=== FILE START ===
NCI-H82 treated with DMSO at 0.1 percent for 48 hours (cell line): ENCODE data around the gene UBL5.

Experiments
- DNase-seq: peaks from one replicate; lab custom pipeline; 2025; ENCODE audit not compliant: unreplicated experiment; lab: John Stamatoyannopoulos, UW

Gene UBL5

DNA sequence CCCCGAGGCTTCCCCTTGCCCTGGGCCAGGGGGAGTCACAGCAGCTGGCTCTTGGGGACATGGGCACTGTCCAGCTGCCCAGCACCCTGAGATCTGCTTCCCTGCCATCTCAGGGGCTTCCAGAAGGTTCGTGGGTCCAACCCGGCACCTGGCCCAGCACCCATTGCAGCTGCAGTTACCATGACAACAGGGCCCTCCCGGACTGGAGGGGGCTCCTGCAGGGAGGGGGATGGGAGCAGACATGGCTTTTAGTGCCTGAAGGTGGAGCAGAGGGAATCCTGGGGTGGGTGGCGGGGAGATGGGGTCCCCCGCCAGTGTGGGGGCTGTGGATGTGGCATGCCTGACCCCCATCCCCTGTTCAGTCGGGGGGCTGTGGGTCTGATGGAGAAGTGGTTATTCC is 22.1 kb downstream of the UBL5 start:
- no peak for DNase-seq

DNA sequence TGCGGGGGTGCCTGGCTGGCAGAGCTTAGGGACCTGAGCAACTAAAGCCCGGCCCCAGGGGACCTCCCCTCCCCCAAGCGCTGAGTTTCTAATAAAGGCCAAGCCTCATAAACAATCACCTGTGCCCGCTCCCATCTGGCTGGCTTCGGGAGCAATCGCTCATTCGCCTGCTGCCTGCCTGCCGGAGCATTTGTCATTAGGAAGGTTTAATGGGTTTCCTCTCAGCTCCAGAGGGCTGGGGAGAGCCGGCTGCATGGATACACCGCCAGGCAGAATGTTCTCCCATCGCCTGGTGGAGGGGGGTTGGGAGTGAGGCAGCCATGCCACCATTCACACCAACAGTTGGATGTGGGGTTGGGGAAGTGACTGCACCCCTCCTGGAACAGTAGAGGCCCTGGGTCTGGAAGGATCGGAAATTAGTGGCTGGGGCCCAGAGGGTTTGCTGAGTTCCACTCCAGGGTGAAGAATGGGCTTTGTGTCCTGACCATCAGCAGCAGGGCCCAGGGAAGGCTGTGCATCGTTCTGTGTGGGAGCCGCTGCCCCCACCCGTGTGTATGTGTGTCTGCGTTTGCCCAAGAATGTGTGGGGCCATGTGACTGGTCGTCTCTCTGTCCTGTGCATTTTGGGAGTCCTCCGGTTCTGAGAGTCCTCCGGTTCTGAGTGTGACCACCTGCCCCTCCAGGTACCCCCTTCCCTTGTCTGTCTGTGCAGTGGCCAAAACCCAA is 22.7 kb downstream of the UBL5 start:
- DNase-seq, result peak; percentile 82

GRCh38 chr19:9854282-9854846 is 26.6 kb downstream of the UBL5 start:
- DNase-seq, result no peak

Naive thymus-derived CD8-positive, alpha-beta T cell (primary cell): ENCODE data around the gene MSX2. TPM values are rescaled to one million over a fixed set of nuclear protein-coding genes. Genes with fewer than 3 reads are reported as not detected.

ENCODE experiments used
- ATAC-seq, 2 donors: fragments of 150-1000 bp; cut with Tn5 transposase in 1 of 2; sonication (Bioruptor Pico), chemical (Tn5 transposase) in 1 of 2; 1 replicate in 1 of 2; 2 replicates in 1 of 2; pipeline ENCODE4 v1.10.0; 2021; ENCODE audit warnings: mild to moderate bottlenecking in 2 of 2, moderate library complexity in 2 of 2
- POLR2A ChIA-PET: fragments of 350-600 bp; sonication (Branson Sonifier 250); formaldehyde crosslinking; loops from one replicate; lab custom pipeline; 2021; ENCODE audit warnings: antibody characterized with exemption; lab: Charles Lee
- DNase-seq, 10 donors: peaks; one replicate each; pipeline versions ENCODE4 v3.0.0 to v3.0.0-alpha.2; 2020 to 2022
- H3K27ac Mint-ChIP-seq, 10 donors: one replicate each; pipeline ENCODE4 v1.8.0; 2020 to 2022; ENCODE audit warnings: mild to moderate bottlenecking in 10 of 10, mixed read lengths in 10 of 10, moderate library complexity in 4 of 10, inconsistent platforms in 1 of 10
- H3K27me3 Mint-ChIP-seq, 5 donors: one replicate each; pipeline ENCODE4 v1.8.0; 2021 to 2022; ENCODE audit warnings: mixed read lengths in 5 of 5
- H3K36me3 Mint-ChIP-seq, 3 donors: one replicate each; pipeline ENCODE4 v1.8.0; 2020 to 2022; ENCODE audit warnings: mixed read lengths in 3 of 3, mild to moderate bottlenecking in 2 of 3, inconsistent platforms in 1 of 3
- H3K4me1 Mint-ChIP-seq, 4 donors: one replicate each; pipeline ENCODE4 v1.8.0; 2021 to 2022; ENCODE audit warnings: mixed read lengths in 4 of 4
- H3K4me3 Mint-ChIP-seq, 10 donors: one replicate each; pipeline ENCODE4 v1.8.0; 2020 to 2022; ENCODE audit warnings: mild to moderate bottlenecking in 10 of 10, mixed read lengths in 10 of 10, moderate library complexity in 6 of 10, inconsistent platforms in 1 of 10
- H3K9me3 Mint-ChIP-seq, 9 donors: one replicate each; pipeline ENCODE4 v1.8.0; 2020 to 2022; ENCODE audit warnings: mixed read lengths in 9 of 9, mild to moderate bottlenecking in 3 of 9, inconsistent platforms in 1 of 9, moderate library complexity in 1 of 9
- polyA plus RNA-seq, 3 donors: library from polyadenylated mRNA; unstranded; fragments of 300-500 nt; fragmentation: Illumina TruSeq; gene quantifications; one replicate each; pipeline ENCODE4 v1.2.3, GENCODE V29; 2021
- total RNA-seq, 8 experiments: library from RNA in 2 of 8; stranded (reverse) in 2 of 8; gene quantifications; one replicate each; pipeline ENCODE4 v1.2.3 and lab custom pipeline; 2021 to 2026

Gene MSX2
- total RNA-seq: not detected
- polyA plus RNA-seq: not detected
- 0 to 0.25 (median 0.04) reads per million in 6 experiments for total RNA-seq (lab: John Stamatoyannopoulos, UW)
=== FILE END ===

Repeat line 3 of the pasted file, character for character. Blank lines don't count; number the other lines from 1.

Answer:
- DNase-seq: peaks from one replicate; lab custom pipeline; 2025; ENCODE audit not compliant: unreplicated experiment; lab: John Stamatoyannopoulos, UW